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Beer has come a long way since the Bandit smuggled that Rocky Mountain piss called Coors across state lines to grateful guzzlers. Yet no matter how much respectability microbrewers have earned in recent decades, they still can’t break the stranglehold that wine has on serious dining.
Frank Morales and Greg Engert, the chef and beer director, respectively, at Rustico in Alexandria, may be doing more than anyone in the area to elevate suds to the same plane as vino. Earlier this year, they introduced their “Mosaics,” thematically related plates in which three different bites are paired with three different beers. The question is, though: Do the pairings actually work? Last month, I invited Todd Thrasher, Restaurant Eve’s sommelier and “liquid savant,” to join me for dinner at Rustico so that we could put the Mosaics to the test.
Our discussions revealed something interesting about beer: Suds seem to have to fight harder for legitimacy at the restaurant table, as if beer is the culinary equivalent of women in politics.
Buffalo chicken croquette with Bayley Hazen blue cheese (paired with Stone Pale Ale)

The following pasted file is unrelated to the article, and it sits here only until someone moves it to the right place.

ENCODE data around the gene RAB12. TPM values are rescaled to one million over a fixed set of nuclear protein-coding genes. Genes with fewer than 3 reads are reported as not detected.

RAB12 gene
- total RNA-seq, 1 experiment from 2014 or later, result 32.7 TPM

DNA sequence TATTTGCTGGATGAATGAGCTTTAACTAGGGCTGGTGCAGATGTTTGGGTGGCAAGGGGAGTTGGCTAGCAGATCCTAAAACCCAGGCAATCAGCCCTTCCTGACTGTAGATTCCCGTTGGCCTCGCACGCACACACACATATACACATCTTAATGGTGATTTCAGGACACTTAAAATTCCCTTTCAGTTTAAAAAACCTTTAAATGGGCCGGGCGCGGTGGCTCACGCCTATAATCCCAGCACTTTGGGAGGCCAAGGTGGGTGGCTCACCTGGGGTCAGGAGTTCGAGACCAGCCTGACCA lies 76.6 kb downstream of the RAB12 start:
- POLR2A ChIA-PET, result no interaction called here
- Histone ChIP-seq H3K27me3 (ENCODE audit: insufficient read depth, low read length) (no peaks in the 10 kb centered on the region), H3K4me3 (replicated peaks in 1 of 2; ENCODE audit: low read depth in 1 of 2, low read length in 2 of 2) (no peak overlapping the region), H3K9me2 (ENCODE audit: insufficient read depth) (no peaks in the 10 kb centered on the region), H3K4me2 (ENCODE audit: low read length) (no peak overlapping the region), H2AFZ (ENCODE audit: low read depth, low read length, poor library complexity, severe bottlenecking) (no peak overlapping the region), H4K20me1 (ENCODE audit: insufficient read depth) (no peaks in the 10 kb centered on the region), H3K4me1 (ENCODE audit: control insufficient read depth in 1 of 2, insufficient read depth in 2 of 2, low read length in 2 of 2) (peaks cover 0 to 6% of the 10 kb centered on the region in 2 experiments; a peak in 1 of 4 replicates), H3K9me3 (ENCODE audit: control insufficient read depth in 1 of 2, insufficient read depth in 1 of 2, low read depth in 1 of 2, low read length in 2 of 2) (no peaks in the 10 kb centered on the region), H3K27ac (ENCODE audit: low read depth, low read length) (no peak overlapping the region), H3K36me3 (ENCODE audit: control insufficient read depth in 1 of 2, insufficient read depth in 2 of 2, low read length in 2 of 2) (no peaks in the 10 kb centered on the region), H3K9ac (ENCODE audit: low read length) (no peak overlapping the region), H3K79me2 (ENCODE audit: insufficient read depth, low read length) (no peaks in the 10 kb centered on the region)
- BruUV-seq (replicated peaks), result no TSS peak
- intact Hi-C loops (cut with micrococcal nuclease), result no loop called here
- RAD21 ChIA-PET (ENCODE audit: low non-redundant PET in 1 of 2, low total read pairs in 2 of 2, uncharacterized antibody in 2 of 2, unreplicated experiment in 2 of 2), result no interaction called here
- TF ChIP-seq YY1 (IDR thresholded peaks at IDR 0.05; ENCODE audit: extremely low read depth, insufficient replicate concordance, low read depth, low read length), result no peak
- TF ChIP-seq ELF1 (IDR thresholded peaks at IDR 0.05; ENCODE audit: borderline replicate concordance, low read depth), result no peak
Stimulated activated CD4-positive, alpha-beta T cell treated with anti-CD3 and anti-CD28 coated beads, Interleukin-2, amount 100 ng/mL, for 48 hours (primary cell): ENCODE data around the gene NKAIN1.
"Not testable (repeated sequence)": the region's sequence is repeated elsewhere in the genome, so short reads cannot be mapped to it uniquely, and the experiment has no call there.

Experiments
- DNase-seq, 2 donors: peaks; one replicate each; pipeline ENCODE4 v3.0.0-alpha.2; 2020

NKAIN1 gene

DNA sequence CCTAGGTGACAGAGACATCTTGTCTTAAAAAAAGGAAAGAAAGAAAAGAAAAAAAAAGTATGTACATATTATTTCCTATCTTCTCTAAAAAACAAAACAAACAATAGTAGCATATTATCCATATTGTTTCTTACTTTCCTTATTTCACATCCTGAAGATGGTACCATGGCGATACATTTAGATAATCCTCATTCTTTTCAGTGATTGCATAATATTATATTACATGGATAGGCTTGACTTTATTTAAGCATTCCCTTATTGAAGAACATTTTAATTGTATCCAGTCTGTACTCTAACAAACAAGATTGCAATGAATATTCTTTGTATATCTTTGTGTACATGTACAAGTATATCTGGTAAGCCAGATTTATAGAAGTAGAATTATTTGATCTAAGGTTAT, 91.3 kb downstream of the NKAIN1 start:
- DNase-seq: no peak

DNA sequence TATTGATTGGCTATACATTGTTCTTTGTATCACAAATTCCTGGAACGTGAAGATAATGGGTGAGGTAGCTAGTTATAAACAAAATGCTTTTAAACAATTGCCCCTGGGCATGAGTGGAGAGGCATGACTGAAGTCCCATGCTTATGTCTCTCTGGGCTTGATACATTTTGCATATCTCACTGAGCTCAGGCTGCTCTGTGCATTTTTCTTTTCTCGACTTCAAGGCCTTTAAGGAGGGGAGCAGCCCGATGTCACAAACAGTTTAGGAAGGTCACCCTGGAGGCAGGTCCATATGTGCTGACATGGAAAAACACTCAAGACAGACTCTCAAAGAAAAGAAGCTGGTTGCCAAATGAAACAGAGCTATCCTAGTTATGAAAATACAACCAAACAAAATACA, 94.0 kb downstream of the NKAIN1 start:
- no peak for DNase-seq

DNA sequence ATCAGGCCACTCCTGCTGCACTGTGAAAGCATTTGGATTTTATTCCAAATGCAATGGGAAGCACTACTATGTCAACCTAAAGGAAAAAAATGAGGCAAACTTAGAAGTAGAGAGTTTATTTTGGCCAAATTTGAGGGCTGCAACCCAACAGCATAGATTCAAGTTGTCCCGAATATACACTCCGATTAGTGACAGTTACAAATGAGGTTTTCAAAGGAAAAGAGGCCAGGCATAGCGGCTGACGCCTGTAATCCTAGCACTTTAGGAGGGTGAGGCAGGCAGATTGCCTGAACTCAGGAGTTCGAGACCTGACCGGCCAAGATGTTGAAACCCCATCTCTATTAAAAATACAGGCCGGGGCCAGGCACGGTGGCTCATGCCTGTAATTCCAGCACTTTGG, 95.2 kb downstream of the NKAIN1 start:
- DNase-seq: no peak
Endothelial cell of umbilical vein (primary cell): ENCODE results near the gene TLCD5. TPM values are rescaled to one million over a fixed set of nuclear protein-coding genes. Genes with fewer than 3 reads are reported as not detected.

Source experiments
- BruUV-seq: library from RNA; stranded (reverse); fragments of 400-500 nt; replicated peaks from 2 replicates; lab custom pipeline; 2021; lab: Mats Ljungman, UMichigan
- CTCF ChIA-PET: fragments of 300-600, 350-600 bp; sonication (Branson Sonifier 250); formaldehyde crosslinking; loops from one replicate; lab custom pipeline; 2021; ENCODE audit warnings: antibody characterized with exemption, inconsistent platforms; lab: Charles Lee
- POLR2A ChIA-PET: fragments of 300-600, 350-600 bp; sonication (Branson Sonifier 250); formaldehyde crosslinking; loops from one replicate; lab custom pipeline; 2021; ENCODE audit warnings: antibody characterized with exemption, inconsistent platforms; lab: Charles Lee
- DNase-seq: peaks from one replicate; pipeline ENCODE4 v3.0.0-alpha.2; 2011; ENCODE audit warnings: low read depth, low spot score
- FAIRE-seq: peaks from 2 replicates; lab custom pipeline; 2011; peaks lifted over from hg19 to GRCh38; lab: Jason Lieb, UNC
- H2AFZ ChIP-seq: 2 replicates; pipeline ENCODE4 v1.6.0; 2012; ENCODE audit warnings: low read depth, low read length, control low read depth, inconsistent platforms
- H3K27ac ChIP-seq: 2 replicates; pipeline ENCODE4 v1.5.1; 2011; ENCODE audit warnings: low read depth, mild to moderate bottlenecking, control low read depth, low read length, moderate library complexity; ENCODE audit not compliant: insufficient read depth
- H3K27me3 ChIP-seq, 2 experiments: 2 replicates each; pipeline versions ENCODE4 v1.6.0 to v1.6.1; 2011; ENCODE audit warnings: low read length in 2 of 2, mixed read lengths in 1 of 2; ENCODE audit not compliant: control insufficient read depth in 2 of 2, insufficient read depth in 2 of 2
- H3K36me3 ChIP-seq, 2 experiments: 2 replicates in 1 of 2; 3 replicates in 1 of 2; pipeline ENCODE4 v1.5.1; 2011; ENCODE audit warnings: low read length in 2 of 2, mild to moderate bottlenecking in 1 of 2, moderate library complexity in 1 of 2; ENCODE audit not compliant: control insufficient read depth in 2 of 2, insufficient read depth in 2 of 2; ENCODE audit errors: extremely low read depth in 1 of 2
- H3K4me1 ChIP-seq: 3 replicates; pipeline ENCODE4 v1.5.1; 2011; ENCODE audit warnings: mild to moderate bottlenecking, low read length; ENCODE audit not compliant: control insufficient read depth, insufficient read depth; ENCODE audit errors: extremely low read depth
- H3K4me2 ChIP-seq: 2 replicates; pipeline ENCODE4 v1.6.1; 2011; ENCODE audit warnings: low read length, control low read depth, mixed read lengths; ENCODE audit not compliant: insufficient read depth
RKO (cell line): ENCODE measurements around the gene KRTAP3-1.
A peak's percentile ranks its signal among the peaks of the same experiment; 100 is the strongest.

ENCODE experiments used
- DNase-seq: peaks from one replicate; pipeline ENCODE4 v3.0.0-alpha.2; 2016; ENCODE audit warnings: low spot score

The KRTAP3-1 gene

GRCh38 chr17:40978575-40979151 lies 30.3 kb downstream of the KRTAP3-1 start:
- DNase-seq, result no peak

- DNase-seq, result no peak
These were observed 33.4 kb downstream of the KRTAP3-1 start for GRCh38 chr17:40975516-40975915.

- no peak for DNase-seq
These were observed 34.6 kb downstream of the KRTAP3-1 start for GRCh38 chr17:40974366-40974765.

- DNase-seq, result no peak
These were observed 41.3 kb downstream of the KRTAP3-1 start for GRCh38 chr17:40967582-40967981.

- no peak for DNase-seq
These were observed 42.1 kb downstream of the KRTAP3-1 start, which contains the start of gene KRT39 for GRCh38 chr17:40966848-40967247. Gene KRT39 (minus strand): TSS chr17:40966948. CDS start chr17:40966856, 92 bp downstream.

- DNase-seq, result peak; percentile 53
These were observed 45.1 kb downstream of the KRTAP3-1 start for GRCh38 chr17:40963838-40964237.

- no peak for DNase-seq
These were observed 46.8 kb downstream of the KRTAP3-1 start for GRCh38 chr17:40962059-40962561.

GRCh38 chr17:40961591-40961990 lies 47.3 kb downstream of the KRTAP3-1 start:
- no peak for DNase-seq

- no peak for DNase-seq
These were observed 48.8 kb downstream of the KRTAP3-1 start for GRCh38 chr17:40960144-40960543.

These deep-fried fingers of chicken meat are quintessentially Morales. He’s taken the most ham-fisted of foods—greasy, fiery, sweat-inducing, sorority-sister-repelling chicken wings—and transformed them into bar food for the Beamer set. They look like plump mozzarella sticks, which only contributes to the tease. I’m in a restaurant with nearly 300 beers, I have a stack of fried sticks in front of me, and some primal, post-collegiate part of me just wants to start shoveling it all down my gullet. The last thing I want to do is analyze anything.
Rustico, clearly, is fighting against such beer-chugging infantilism, so it’s good that Thrasher’s here. He jumps right into analysis. He notices that, like any good buffalo chicken dish, even one that doesn’t remotely resemble the wings at Hooters, these are spicy.
“I have spiciness on the end of that beer,” Thrasher says. “It’s funny when I pair food and wine together, I have a tendency to do exactly the same. Like, say, [the food’s] spicy. I would do something that’s really spicy to go with it.”
“It is spicy,” I agree about the beer. “I guess I was thinking [Morales and Engert] would go more toward the contrast…I would have gone a little sweeter, not a lambic. That’s too sweet, but something a little caramel-y.”
Thrasher isn’t buying it. “I like the heat,” he says.
Oyster croquette with Northern Neck corn (paired with a Saison Dupont)
The menu doesn’t say what kind of oyster Morales uses in the croquette. I fear the worst but don’t say anything to Thrasher: I’m picturing some lowly kitchen drone slipping away every morning to buy bushels of those flaccid Louisiana oysters for sale along the Maine Avenue seafood market. But later, when I ask Engert about the dish, he informs me the kitchen uses Chesapeake oysters, which may, in part, explain the sweetness of the croquette. Well, that and the Northern Neck corn.